While noting earlier scholarly debates over the connection between monotheism and political theology, I pose the question of how the discourses of political theology might look different if these discourses were to become more pluralist and less focused on European and biblical traditions.
The Hindu nationalist project is out-and-out an Orientalist one. It is not indigenous. It is inspired almost entirely within a colonial, Orientalist framework of knowledge.
The real scope of the project emerges when its intellectual polemical core is revealed. The book— a fruit of the shared interests of its authors in philology and political theology– is an attempt to mobilize philology in order to unearth the ground of political theology.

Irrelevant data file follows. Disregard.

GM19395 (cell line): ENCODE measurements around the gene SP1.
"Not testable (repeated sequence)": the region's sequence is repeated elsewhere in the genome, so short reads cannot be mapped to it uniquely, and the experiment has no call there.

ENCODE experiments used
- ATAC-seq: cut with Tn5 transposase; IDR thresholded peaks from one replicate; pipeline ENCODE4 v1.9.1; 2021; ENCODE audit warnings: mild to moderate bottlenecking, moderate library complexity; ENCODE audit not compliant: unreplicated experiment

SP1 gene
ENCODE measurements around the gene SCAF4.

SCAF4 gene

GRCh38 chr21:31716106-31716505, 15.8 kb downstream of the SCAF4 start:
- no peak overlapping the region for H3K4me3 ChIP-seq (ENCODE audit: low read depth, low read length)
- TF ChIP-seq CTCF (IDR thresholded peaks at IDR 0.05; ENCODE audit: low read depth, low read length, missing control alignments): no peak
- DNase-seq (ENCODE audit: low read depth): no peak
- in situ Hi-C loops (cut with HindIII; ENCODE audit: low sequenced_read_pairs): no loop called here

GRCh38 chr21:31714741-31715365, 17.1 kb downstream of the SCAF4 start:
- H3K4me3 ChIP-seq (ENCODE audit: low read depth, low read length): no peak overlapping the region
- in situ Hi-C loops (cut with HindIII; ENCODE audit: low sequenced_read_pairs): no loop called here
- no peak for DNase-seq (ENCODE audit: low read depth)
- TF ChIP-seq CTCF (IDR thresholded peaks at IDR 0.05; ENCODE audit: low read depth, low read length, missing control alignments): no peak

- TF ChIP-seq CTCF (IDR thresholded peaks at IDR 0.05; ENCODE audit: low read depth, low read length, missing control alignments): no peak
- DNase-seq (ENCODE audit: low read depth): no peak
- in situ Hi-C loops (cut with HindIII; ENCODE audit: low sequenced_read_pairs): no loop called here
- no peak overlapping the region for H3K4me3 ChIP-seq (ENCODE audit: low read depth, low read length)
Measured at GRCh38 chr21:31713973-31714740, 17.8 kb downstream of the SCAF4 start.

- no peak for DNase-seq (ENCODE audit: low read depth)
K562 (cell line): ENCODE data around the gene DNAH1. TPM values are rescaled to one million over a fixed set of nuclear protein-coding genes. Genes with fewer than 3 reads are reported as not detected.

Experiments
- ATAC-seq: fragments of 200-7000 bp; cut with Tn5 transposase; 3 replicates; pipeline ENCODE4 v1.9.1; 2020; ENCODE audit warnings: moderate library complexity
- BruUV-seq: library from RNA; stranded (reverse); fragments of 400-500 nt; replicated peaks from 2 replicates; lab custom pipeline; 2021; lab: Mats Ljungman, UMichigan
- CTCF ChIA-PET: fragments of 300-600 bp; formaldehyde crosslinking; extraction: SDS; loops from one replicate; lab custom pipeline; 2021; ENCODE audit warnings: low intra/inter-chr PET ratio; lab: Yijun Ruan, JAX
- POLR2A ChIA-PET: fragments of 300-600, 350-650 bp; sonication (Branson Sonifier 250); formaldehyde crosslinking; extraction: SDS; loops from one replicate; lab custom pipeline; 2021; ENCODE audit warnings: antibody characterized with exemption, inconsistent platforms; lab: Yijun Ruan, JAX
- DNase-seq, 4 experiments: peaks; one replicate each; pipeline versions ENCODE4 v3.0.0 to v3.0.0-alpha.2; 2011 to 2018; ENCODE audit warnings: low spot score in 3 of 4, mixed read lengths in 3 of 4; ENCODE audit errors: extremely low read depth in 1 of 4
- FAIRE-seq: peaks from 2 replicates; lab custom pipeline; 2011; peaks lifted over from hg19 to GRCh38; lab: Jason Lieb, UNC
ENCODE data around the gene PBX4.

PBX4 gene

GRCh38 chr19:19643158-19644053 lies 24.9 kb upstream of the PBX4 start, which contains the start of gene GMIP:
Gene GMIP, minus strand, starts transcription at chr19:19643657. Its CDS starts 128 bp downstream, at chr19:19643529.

…I see my list on political theology functioning like Wittgenstein’s ladder metaphor in his Tractatus. Once graduate students read and grasp these important texts, they should “throw away the ladder”, so to speak, and deconstruct all they have learned about political theology to illuminate contemporary problems on their own. Once they reach the top, they can throw away the ladder.
Is it the case that the European political theology is indeed derived, not from the universal requirements of any sovereign order (as Schmitt sometimes claimed), but rather from specific Christian underpinnings? Or is it the case that a fundamentally similar political ideology, one which depends on the logic of sovereignty rather than on parochial cultural assumptions, can indeed be found elsewhere?